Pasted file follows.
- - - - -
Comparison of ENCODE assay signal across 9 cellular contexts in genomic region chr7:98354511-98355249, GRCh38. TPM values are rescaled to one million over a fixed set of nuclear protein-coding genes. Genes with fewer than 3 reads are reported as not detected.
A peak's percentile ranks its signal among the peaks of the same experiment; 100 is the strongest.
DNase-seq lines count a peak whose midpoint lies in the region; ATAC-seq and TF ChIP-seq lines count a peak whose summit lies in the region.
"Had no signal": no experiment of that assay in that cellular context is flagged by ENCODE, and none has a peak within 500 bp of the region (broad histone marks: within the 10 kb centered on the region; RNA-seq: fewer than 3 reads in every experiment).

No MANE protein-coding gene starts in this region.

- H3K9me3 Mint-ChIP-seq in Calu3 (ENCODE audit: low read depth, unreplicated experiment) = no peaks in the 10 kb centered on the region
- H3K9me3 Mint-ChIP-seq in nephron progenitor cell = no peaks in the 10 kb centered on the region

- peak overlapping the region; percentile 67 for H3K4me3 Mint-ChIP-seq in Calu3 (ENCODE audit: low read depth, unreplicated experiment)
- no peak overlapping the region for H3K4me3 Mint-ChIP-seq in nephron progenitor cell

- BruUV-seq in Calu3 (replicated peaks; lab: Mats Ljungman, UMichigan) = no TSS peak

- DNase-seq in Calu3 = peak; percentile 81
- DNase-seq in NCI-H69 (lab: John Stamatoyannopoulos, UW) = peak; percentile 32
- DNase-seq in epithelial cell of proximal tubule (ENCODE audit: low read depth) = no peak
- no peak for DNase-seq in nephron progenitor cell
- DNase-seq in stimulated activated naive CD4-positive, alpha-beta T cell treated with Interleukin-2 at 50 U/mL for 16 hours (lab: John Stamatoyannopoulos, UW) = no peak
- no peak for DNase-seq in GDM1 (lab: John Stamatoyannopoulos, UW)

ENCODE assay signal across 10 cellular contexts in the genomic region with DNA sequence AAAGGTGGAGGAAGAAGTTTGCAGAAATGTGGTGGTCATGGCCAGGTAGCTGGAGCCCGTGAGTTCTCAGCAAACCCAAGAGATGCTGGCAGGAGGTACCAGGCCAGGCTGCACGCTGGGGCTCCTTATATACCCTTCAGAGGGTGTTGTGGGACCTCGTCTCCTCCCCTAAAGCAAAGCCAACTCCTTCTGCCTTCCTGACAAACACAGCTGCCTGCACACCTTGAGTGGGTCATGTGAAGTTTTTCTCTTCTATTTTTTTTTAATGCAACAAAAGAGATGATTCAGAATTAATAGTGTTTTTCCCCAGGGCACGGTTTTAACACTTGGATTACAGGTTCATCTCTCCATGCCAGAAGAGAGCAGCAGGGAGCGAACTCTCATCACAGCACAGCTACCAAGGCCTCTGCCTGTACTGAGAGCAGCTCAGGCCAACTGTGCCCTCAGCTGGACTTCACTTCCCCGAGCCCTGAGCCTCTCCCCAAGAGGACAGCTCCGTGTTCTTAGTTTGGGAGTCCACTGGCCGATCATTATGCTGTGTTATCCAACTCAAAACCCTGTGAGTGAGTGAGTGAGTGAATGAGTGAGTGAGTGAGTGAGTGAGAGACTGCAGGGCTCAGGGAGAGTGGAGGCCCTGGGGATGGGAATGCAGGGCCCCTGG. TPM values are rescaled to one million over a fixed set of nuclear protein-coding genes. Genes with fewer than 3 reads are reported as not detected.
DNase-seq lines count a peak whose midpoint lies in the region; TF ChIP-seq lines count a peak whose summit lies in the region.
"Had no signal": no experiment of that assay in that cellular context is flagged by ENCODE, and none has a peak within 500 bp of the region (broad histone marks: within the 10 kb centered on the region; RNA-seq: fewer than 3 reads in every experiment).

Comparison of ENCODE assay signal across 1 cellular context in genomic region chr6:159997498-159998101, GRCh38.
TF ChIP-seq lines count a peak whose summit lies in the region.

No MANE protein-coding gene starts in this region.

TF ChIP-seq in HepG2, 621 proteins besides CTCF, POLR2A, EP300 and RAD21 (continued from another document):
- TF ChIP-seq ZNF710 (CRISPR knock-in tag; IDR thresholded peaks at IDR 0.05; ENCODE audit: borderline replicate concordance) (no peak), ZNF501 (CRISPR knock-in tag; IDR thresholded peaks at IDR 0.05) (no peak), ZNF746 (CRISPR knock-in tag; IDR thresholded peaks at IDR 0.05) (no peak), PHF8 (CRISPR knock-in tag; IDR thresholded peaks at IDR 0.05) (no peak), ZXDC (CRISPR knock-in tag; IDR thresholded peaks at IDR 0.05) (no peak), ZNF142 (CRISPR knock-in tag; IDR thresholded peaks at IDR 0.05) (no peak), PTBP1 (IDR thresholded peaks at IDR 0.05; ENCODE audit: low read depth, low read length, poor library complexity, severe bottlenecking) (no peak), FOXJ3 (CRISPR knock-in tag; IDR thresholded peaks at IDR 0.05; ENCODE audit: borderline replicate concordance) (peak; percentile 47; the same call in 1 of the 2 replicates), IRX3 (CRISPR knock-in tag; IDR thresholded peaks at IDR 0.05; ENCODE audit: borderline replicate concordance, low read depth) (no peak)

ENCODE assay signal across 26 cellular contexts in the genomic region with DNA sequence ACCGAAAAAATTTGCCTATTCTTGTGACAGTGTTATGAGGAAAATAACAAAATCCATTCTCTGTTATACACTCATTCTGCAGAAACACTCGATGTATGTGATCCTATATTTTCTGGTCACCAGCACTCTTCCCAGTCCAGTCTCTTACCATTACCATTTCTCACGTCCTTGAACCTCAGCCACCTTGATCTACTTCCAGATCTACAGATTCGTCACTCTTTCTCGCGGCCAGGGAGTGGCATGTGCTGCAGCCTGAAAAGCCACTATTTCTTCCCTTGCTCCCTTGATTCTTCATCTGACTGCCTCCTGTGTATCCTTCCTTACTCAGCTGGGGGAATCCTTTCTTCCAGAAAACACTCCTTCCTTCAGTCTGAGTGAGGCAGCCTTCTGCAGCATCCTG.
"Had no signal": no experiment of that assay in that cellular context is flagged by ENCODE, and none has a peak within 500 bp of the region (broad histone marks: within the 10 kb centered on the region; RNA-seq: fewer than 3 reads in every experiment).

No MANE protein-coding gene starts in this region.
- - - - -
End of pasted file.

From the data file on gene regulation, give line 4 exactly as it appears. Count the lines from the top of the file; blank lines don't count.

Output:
"Had no signal": no experiment of that assay in that cellular context is flagged by ENCODE, and none has a peak within 500 bp of the region (broad histone marks: within the 10 kb centered on the region; RNA-seq: fewer than 3 reads in every experiment).